Is Your White Vinegar Made From Petroleum?

petroleum-vinegarI was at the grocery store a few weeks ago picking up a few things. As I walked down one aisle, I saw a man pick up a bottle of white distilled vinegar and the woman standing next to him asked if he was going to be using it for cooking. He said, “No, why?” (He said he was using it to clean an engine or something.)

She told the man that unless it says, “Made from Grain,” on the bottle, then the white vinegar is most likely made from petroleum. I had never heard that before, so of course I had to do my own research.

I wouldn’t want to eat vinegar derived from petroleum, but I also wouldn’t want to clean with it (we use vinegar for cleaning all the time). What’s the point of using natural cleaners like vinegar if I’m just smearing petroleum all over my house?

What did I discover? According to the FDA’s website, petroleum can be utilized to begin the process of vinegar making. And the FDA doesn’t require manufacturers to label the vinegar as being derived from a petroleum starter.

I have noticed that Heinz vinegar specifically states on the bottle that it is derived from select sun-ripened grain. Heinz does use corn to derive its distilled white vinegar, which also brings up concerns of GMOs, but at least it’s not petroleum.

On the other hand, when I look at the bottle of vinegar I have from Stater Bros, there is no mention of ingredients or processing. In the comments of this post, one woman called Kroger for a list of ingredients for their store brand vinegar and they couldn’t help her. The author also noted that store brand vinegar didn’t work for cheese making the same way that Heinz did.

I have dug and dug, and haven’t been able to find a concrete answer about whether there are petroleum-derived white vinegars on our store shelves. Lots of speculation, but that’s where it ends. However, I do find it fishy that most of the store brands don’t advertise how the vinegar was made.

While Heinz is almost a buck more expensive than the store brand when it’s not on sale, I think I’ll be grabbing only bottles that say they are derived from grain moving forward. Better safe than sorry!

Have you checked your vinegar bottle?

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Comments

    • Donna says

      My research located info. that vinegar made from, or started from petroleum, still may be labeled “Organic”. sheeeesh

  1. Danielle B. says

    Interesting. Incidentally, I do buy the Heinz brand, because that is what they carry at Costco. I do remember reading years ago, from Patricia Bragg in one of her Bragg health books, that white vinegar was made from petroleum and was only good for cleaning, not eating. I haven’t heard anything else about it since, until today.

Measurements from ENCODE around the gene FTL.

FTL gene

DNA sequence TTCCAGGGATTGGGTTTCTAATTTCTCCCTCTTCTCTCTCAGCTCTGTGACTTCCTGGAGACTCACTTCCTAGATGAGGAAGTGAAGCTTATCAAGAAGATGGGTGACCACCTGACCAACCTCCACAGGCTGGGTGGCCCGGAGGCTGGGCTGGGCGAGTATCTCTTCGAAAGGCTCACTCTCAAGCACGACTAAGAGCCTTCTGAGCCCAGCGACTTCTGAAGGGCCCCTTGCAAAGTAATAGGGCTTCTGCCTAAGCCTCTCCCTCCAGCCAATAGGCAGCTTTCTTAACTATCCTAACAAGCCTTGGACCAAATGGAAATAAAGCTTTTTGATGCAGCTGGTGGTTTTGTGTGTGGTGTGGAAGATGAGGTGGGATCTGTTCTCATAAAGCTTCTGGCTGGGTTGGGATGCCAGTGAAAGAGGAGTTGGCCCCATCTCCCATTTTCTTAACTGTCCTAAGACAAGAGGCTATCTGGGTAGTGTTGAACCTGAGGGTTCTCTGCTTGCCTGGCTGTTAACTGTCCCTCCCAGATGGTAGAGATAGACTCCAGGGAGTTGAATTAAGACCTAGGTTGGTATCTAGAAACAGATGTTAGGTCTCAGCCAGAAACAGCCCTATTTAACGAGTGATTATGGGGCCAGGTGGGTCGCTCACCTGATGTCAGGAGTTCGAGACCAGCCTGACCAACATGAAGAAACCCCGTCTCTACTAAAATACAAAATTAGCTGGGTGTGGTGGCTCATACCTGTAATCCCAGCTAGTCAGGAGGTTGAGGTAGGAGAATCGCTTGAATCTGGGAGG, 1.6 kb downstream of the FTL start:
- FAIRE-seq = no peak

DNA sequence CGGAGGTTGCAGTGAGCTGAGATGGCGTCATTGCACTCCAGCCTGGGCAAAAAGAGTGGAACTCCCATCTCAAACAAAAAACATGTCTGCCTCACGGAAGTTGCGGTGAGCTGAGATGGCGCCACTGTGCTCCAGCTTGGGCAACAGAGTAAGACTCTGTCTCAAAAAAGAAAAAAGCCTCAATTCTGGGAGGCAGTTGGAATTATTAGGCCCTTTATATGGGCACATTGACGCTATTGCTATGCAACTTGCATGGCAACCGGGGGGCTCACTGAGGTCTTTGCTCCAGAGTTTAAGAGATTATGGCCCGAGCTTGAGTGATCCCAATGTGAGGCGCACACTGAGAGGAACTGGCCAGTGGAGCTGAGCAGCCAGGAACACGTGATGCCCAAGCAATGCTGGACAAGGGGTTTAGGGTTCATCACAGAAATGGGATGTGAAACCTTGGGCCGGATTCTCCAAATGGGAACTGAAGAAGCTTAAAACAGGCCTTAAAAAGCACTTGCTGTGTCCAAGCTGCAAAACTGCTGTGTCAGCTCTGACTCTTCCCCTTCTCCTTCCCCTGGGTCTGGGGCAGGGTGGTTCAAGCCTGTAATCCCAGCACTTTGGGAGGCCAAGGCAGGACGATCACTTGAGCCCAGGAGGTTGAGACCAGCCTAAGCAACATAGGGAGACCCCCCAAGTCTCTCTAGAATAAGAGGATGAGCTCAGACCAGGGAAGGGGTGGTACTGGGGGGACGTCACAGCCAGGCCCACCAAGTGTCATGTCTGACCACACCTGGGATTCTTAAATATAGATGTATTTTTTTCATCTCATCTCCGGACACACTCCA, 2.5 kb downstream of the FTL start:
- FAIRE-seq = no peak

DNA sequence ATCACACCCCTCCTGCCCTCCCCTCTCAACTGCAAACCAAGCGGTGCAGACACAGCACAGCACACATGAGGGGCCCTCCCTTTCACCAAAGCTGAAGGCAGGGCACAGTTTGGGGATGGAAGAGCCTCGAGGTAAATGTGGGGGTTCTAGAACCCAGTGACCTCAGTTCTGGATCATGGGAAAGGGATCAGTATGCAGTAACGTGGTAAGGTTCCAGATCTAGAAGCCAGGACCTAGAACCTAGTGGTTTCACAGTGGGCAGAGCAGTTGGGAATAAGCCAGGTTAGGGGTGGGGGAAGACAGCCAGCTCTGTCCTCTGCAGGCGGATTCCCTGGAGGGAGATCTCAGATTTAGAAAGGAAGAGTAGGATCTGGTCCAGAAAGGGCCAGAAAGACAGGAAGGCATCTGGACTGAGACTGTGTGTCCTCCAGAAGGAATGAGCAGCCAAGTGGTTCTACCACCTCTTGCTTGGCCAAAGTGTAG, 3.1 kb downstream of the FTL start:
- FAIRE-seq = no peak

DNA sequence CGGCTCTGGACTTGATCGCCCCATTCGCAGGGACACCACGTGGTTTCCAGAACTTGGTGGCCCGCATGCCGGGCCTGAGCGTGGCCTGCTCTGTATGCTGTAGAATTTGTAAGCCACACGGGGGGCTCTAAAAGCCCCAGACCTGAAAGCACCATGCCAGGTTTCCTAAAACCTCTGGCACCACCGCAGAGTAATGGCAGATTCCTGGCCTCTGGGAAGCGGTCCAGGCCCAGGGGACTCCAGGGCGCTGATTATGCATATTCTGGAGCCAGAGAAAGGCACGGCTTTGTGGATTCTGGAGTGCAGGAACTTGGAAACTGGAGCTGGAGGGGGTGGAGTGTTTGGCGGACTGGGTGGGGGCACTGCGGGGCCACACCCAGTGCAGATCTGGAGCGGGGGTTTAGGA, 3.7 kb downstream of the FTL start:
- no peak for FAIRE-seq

2. says

    Another interesting addition to the vinegar conversation is that Heinz Apple Cider Vinegar in the plastic bottle here in Colorado Springs is made from “select sun ripened grain and caramel coloring.” Weird. Wouldn’t you think it’d have apples?? BUT, Heinz Apple Cider Vinegar in the glass bottle is made from “apples.” It’s a great idea to always check the labels! – Lindsey

  3. Lindsay says

    Petroleum!? Ummmm no! Ethanol /ethyl alcohol, yes – which is a derivative of corn. Some silly person saw ethanol and thought “ehrmergerd that can power a car and its in my food” and thus this silly petroleum thing got started

    • says

      Hi Lindsay, did you read the FDA article I linked to? Here’s the very first sentence from that article, “Increasing quantities of alcohol (ethyl alcohol) have been made synthetically from natural gas and petroleum derivatives.”

  4. says

    hey

    i was curious and ran across this. sorry i’m so late.

    many years ago–1960s and 1970s– you could buy white vinegar in the grocery store produced by the Shell Oil Company, with their little orange mollusc label right on the glass bottle. vinegar is just diluted acetic acid, and you can make it from petroleum as easily as you can make it from plants, really. anyway, i haven’t seen it in years.
    kevin recently posted..Quakers in the Country: Sandworm

  5. jinky says

    chrystal, in the Philippines we don’t have problems with whether the vinegar is made from petroleum or other potentially harmful products. here, we can get 100% pure and organic coconut vinegar that is naturally fermented anytime from our neighborhood “maninguete”, or coconut sap collector. we buy it as vinegar for only 20 pesos a liter (about half a dollar) or we leave the sap to ferment on its own for five days minimum or more, depending on the sourness we want. we use it on almost anything, but it is most especially tasty on “kinilaw” (similar to ceviche).

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